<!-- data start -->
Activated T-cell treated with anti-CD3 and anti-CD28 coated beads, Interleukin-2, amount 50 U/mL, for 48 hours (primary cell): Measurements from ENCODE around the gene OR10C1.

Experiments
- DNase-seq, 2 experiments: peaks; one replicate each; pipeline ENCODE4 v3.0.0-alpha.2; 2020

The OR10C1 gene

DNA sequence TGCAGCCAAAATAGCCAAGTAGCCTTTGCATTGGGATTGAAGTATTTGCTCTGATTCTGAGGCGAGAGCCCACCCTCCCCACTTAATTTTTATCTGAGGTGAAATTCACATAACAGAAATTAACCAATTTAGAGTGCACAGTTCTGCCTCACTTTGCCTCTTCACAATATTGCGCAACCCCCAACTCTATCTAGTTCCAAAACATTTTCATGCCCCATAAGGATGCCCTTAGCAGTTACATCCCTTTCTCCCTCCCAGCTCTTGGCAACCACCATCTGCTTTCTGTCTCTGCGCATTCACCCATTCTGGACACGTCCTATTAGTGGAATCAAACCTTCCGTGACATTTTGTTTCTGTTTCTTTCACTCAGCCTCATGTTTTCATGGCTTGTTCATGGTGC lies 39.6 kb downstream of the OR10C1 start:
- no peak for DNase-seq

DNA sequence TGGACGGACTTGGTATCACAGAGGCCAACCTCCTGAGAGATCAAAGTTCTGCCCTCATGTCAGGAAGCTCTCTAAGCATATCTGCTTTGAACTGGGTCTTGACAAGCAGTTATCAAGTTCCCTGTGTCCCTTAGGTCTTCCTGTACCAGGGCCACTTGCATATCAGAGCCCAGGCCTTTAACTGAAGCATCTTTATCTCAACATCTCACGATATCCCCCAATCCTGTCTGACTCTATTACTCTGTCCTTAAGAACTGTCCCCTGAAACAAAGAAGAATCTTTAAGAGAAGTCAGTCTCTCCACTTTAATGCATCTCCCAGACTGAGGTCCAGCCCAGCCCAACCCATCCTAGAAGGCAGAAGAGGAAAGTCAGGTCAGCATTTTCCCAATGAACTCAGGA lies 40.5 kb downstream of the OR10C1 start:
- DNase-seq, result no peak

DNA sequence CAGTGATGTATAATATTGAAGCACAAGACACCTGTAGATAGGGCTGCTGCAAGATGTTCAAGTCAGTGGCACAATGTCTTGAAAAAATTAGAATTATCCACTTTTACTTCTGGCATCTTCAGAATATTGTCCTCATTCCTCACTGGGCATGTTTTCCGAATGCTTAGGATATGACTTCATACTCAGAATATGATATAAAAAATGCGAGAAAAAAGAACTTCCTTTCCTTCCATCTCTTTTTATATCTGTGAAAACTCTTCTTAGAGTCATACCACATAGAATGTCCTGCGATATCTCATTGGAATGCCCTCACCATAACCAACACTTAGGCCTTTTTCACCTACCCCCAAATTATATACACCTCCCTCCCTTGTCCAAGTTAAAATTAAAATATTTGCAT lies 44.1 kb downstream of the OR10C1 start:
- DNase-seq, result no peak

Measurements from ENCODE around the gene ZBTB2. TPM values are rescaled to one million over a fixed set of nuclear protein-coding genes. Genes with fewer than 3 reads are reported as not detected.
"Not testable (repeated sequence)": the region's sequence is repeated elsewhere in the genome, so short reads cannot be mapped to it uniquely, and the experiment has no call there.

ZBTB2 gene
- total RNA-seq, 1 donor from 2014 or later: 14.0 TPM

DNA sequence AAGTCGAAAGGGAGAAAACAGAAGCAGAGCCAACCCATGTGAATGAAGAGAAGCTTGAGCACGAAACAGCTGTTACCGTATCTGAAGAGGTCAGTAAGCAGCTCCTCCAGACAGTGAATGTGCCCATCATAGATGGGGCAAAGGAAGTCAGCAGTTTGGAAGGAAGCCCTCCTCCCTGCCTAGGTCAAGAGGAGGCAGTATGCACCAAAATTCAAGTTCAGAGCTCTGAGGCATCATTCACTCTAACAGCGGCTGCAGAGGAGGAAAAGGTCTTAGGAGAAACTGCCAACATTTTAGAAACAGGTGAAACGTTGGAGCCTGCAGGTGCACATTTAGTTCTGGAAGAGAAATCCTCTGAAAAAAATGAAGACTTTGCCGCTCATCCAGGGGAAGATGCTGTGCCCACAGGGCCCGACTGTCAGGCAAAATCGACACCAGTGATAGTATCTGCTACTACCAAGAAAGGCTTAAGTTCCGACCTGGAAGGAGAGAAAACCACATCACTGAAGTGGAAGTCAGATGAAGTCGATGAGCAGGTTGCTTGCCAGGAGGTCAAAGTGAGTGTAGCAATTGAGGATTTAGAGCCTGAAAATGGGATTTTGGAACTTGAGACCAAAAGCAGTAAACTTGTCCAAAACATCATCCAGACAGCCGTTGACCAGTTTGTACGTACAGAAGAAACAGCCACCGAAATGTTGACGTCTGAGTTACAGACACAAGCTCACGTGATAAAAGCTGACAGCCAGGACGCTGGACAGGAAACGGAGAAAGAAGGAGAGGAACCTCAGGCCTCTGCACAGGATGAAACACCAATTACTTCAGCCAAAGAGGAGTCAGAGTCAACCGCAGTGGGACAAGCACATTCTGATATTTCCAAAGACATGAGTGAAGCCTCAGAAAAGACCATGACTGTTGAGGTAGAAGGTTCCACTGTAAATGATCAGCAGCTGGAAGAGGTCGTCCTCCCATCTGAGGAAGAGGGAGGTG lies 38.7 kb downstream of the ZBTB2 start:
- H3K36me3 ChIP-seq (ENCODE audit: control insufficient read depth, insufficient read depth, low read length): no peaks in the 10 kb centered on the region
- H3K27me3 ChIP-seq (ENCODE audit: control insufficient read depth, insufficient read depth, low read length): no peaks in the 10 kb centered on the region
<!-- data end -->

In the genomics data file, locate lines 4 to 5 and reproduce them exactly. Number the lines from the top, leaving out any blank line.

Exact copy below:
The OR10C1 gene

DNA sequence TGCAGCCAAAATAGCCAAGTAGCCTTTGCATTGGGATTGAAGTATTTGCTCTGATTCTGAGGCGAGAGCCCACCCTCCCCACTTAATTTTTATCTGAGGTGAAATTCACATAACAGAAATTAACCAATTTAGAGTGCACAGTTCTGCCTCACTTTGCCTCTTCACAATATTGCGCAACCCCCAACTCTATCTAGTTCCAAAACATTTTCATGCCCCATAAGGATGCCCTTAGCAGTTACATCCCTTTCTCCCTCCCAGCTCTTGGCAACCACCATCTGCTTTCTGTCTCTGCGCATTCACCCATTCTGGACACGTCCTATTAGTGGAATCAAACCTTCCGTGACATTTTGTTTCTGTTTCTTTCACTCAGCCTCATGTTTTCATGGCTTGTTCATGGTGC lies 39.6 kb downstream of the OR10C1 start: